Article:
Growing incomes and healthy lives

Since the 1970s, growth in the horticultural subsector has outpaced many other agricultural commodities. Rising incomes, urbanization, and increased knowledge of better health practices have increased world consumption of fruits and vegetables. The United States, the European Union, and Japan are the world’s leading importers of horticultural products with demand being met in large part from production in Latin America and increasingly from Asia and Africa, as these tropical and sub-tropical locations easily supply products during the northern countries’ winter seasons.

Enhancing the production and marketing of high value horticultural crops provides an opportunity to diversify smallholder incomes and the range of micronutrient foods available to the rural poor. Horticultural crops are suitable for smallholder farmers because farmers can grow significant horticultural yields on small plots. Significant spillovers exist through the development of associated agribusiness development services (e.g., inputs and infrastructure) to support production and through employment generation in processing and value-addition.

For women in particular, horticultural development offers opportunities to expand their incomes at multiple levels of the value chain. Because the crops can be grown on small plots, they are particularly suited to women farmers who have access to limited amounts of land. They also make up a significant majority of labor used to process and package fruits and vegetables. A still small but growing number of women are involved as farm owners and managers of horticultural agribusinesses of various types.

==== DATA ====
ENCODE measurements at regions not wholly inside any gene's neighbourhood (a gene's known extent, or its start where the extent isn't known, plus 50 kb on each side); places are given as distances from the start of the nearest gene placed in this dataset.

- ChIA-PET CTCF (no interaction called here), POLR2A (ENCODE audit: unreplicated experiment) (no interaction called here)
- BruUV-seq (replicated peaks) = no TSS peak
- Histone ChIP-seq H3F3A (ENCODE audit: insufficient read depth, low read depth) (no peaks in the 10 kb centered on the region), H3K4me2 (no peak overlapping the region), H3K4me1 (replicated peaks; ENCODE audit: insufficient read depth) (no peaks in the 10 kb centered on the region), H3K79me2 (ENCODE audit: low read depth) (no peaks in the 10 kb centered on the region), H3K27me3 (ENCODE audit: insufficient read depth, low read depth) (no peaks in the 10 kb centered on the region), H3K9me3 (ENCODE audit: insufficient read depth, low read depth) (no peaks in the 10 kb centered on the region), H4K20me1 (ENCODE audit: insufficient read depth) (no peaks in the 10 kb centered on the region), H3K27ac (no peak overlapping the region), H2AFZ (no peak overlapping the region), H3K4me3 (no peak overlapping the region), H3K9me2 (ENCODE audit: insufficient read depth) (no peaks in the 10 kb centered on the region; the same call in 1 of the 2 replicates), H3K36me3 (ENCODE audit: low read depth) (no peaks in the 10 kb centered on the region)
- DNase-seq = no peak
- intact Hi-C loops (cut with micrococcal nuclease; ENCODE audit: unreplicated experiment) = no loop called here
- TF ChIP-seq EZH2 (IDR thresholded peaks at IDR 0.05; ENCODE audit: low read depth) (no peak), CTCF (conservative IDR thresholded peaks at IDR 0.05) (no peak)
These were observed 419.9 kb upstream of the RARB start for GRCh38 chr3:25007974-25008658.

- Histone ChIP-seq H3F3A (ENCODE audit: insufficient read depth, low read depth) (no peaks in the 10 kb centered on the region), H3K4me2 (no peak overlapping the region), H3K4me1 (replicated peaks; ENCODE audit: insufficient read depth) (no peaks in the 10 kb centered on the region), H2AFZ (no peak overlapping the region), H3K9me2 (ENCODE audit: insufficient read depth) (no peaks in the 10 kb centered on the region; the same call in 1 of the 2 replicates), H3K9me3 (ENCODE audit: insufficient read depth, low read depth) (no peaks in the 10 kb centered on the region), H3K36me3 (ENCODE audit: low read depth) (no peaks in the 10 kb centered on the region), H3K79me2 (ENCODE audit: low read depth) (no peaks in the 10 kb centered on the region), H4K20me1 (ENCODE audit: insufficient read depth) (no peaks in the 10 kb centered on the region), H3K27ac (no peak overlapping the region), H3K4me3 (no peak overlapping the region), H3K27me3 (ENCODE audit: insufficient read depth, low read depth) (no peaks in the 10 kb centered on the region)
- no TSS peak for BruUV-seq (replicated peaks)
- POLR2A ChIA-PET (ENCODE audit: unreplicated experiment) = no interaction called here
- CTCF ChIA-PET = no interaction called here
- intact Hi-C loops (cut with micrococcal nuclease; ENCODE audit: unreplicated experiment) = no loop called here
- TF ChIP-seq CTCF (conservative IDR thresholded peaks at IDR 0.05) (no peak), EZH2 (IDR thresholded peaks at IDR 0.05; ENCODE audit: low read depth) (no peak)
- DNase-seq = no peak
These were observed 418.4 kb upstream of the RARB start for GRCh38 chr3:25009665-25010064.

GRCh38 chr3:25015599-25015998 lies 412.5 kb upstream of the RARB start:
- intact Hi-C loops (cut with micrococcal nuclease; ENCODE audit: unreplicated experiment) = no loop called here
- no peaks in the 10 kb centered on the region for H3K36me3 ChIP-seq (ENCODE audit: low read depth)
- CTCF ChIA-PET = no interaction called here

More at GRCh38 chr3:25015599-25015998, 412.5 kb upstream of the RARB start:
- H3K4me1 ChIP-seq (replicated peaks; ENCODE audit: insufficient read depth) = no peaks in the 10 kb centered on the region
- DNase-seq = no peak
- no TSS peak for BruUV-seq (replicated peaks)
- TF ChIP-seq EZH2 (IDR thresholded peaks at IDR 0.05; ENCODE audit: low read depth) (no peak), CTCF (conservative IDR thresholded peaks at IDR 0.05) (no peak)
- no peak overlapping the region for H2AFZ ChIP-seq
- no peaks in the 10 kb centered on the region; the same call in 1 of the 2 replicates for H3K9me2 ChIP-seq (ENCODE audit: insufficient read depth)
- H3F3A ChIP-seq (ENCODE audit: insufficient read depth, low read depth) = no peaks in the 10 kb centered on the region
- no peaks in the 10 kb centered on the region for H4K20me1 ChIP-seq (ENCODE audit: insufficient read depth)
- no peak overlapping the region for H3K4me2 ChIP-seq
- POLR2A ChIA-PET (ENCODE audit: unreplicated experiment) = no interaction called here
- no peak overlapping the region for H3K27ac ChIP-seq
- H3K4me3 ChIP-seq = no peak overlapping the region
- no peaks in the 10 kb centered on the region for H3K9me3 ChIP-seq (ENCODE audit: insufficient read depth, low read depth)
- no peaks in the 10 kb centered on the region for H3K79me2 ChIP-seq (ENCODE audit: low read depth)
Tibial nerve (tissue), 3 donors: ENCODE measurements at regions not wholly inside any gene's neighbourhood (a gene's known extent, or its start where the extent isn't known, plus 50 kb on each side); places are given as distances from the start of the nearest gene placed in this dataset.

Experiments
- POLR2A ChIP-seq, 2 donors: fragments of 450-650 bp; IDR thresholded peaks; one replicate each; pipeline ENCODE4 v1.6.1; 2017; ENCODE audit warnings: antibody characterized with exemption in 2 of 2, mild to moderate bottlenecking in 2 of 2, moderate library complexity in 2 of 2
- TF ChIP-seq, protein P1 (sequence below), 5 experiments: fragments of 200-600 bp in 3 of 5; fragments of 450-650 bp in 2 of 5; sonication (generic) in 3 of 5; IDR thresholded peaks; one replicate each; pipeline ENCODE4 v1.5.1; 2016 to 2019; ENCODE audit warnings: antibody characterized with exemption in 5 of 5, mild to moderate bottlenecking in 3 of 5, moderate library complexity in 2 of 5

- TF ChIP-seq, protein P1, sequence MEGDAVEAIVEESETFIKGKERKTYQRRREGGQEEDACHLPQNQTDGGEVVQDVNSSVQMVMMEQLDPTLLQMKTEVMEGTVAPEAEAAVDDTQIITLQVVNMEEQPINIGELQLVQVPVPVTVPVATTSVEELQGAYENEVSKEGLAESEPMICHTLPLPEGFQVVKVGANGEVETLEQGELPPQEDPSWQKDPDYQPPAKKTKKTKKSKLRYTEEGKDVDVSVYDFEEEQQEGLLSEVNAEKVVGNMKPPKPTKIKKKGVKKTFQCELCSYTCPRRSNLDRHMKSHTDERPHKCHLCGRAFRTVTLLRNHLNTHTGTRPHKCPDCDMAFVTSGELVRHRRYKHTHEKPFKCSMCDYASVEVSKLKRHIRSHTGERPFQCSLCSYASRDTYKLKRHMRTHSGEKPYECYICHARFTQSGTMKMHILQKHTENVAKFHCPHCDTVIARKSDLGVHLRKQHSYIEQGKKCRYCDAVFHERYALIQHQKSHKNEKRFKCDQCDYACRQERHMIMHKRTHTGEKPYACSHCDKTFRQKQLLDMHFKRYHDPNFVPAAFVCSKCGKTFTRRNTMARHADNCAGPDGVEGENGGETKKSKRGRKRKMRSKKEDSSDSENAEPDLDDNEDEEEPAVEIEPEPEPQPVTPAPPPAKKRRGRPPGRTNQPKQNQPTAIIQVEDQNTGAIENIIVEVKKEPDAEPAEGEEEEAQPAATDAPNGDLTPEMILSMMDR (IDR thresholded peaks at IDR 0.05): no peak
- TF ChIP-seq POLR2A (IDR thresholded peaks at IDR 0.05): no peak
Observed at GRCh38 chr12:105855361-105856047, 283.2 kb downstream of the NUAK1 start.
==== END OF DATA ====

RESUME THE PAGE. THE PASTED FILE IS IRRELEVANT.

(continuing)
Horticulture plays a critical role in alleviating nutritional deficiencies in the developing world. Fruits and vegetables provide a simple solution to channeling key nutrients such as iron, zinc, Vitamin A and C, and essential fatty acids to the world’s poor. A diet rich in fruits and vegetables provides more nutrients than other crops. Green leafy vegetables for example have more iron than legumes.

Successful expansion of horticultural development depends largely  on access to and knowledge of production techniques, post-harvest handling practices, and end markets. In particular, smallholder farmers face a number of barriers to enter horticultural value chains. To meet these challenges, the Feed the Future Innovation Lab for Collaborative Research on Horticulture  (2010-2015) focuses on innovation, information accessibility, and gender equity to realize the opportunity that horticultural development offers to reduce poverty, improve the nutrition and health of the rural poor, and enhance the sustainability and profitability of horticulture in the developing world. It is the first Innovation Lab to specifically target horticultural production and marketing.

For more information:

Horticulture Innovation Lab (2010-2015)

Department of Plant Sciences
University of California
One Shields Avenue (190 EH)
Davis, CA 95616-5270
TEL: +1-530-752-3522; FAX: +1-530-752-7182

Elizabeth Mitcham, Director